foldr1 :: (a > a > a) > t a > a
foldl1 :: (a > a > a) > t a > a
toList :: t a > [a]
null :: t a > Bool
length :: t a > Int
elem :: Eq a => a > t a > Bool
maximum :: Ord a => t a > a
minimum :: Ord a => t a > a
sum :: Num a => t a > a
product :: Num a => t a > a
This may look complicated, but in fact, to make a Foldable
instance
you only need to implement one method: your choice of foldMap
or
foldr
. All the other methods have default implementations in terms
of these, and are included in the class in case more
efficient implementations can be provided.
Instances and examples
The type of foldMap
should make it clear what it is supposed to do:
given a way to convert the data in a container into a Monoid
(a
function a > m
) and a container of a
’s (t a
), foldMap
provides a way to iterate over the entire contents of the container,
converting all the a
’s to m
’s and combining all the m
’s with
mappend
. The following code shows two examples: a simple
implementation of foldMap
for lists, and a binary tree example
provided by the Foldable
documentation.
instance Foldable [] where
foldMap g = mconcat . map g
data Tree a = Empty  Leaf a  Node (Tree a) a (Tree a)
instance Foldable Tree where
foldMap f Empty = mempty
foldMap f (Leaf x) = f x
foldMap f (Node l k r) = foldMap f l `mappend` f k `mappend` foldMap f r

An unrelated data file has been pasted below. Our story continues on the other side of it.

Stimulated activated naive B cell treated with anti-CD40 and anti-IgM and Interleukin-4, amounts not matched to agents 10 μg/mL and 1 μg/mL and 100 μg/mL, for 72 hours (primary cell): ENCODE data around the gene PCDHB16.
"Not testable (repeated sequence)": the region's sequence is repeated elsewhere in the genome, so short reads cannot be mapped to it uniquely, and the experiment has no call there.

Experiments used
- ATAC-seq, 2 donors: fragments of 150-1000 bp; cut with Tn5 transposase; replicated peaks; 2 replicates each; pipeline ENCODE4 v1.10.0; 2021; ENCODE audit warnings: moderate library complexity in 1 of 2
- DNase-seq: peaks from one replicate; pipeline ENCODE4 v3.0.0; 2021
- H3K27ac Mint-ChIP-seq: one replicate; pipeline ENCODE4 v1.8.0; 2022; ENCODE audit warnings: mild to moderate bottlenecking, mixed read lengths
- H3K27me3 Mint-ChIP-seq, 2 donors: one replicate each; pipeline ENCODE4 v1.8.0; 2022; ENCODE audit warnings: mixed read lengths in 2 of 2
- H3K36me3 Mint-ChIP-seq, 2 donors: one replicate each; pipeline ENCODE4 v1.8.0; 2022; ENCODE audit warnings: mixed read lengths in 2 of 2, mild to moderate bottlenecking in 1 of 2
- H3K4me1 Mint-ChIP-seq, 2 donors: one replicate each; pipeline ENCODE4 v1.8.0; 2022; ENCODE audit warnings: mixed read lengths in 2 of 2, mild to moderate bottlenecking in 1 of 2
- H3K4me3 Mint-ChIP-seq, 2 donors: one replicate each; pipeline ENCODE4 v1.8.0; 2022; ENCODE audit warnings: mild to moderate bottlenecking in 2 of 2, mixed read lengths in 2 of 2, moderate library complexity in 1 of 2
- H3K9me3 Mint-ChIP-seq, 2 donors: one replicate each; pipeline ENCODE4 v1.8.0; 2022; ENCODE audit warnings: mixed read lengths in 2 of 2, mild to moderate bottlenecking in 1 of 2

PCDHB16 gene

The foldr
function has a type similar to the foldr
found in the Prelude
, but
more general, since the foldr
in the Prelude
works only on lists.
The Foldable
module also provides instances for Maybe
and Array
;
additionally, many of the data structures found in the standard containers library (for example, Map
, Set
, Tree
,
and Sequence
) provide their own Foldable
instances.
Exercises 


Derived folds
Given an instance of Foldable
, we can write generic,
containeragnostic functions such as:
 Compute the size of any container.
containerSize :: Foldable f => f a > Int
containerSize = getSum . foldMap (const (Sum 1))
 Compute a list of elements of a container satisfying a predicate.
filterF :: Foldable f => (a > Bool) > f a > [a]
filterF p = foldMap (\a > if p a then [a] else [])
 Get a list of all the Strings in a container which include the
 letter a.
aStrings :: Foldable f => f String > [String]
aStrings = filterF (elem 'a')
The Foldable
module also provides a large number of predefined
folds, many of which are generalized versions of Prelude
functions of the
same name that only work on lists: concat
, concatMap
, and
,
or
, any
, all
, sum
, product
, maximum
(By
),
minimum
(By
), elem
, notElem
, and find
.
The important function toList
is also provided, which turns any Foldable
structure into a list of its elements in leftright order; it works by folding with the list monoid.
There are also generic functions that work with Applicative
or
Monad
instances to generate some sort of computation from each
element in a container, and then perform all the side effects from
those computations, discarding the results: traverse_
, sequenceA_
,
and others. The results must be discarded because the Foldable
class is too weak to specify what to do with them: we cannot, in
general, make an arbitrary Applicative
or Monad
instance into a Monoid
, but we can make m ()
into a Monoid
for any such m
. If we do have an Applicative
or Monad
with a monoid
structure—that is, an Alternative
or a MonadPlus
—then we can
use the asum